A combination of Vertex Pharmaceuticals Inc's cystic fibrosis drug Kalydeco and its experimental lumacaftor succeeded in improving lung function in a pair of closely watched late-stage trials of patients with the most common genetic mutation associated with the rare lung disease.
In the two, 24-week studies of patients 12 years and older with two copies of F508del genetic mutation, the combination therapy led to mean absolute improvements in lung function of between 2.6 and 4 percentage points, which was deemed to be statistically significant, the company said on Tuesday.
The results are seen as critically important to Vertex, which is likely to need approval of the combination therapy to return to profitability.
"(The data) opens up 28,000 F508Delta patients, giving Vertex a multi-billion dollar franchise and essentially a monopoly for years," Maxim Group analyst Jason Kolbert told Reuters.
Kalydeco is approved to treat cystic fibrosis (CF) patients with a different genetic mutation that accounts for about 2,000 patients worldwide, or about 4 percent of the CF population. It had sales of $371 million in 2013.
Almost half of all CF patients aged 12 and over have the two copies of the F508del mutation.
Cowen and Co, in a research note last week, said a 3 percent absolute difference in lung function would be "a minimally clinically meaningful benefit."
Lung function improvement was measured by FEV1, or the amount of air a patient can exhale in one second. All four combination treatment arms of the studies called Traffic and Transport achieved the primary goal of mean absolute improvement in FEV1 compared with a placebo, Vertex said.
Based on the results, the company said it would file applications for U.S. and European approval for the combination in the fourth quarter.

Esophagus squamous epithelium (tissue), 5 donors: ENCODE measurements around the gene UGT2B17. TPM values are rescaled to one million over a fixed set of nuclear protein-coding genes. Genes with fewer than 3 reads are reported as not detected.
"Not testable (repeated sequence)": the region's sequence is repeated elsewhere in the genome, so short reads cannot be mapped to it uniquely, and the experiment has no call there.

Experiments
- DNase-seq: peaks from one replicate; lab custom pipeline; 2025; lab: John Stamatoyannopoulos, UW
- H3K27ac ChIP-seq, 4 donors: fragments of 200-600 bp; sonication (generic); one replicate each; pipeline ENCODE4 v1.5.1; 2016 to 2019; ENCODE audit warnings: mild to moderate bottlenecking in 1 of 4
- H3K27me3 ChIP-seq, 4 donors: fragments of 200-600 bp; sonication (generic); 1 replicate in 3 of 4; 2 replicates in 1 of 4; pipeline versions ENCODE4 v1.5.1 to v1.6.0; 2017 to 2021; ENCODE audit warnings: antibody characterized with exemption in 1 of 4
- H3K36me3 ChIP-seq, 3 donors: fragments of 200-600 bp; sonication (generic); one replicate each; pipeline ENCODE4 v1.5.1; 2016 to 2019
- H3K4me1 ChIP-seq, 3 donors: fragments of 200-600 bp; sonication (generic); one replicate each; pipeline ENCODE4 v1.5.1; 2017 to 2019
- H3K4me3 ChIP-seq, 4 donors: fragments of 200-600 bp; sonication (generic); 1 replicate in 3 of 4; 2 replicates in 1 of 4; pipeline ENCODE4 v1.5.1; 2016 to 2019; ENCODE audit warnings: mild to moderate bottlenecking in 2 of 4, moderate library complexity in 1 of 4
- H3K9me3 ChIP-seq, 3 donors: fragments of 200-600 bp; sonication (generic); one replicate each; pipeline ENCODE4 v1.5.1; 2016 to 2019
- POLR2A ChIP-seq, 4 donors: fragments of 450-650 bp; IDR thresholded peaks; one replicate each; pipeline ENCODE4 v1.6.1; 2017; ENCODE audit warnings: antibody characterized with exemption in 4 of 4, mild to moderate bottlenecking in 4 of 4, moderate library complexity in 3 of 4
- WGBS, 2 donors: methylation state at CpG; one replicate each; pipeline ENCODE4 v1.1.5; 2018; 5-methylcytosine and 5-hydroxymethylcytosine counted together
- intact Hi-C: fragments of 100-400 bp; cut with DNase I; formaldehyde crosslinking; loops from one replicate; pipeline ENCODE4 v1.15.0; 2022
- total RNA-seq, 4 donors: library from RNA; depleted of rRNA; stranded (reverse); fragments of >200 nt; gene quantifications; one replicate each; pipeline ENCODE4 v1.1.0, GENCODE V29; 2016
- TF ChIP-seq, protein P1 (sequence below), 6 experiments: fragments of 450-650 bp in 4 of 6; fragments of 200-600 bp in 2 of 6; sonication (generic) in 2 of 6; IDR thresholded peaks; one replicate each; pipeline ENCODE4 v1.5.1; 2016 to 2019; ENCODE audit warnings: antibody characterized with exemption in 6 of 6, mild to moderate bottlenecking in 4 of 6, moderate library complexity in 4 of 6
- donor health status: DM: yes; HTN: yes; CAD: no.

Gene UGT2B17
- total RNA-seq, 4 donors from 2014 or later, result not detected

The mean relative improvements in lung function seen for patients from baseline measurements was 4.3 percent to 6.7 percent, the company reported.
A pooled analysis of data from the two trials also showed significant reductions of between 30 and 39 percent in the rate of pulmonary exacerbations, or acute worsening of symptoms, for those who got the two drugs compared with the placebo groups.
Patients who received the combination also experienced small but statistically significant increases in body mass index. Weight gain is seen as a beneficial effect as CF patients have trouble gaining weight.
Kalydeco (ivacaftor) and lumacaftor address the underlying cause of CF rather than just symptoms of the disease, in which a missing or defective protein called CFTR results in poor flow of salt and water into and out of cells in the lungs. That causes a buildup of thick, sticky mucus that can lead to chronic lung infections, progressive lung damage and death at an early age.
"On average, people with CF who have two copies of the F508del mutation lose nearly two percent of their lung function each year, underscoring the urgent need for new medicines that address the underlying cause of this disease," Dr. Bonnie Ramsey, lead investigator of one of the studies, said in a statement.
The two studies involved a total of about 1,100 patients with each trial having two active treatment dosing regimens and a placebo group.
Among those who received the combination, 4.2 percent dropped out of the studies due to adverse side effects compared with a 1.6 percent dropout rate in the placebo group. The most common adverse side effects were infective pulmonary exacerbation, cough, headache and increased sputum.
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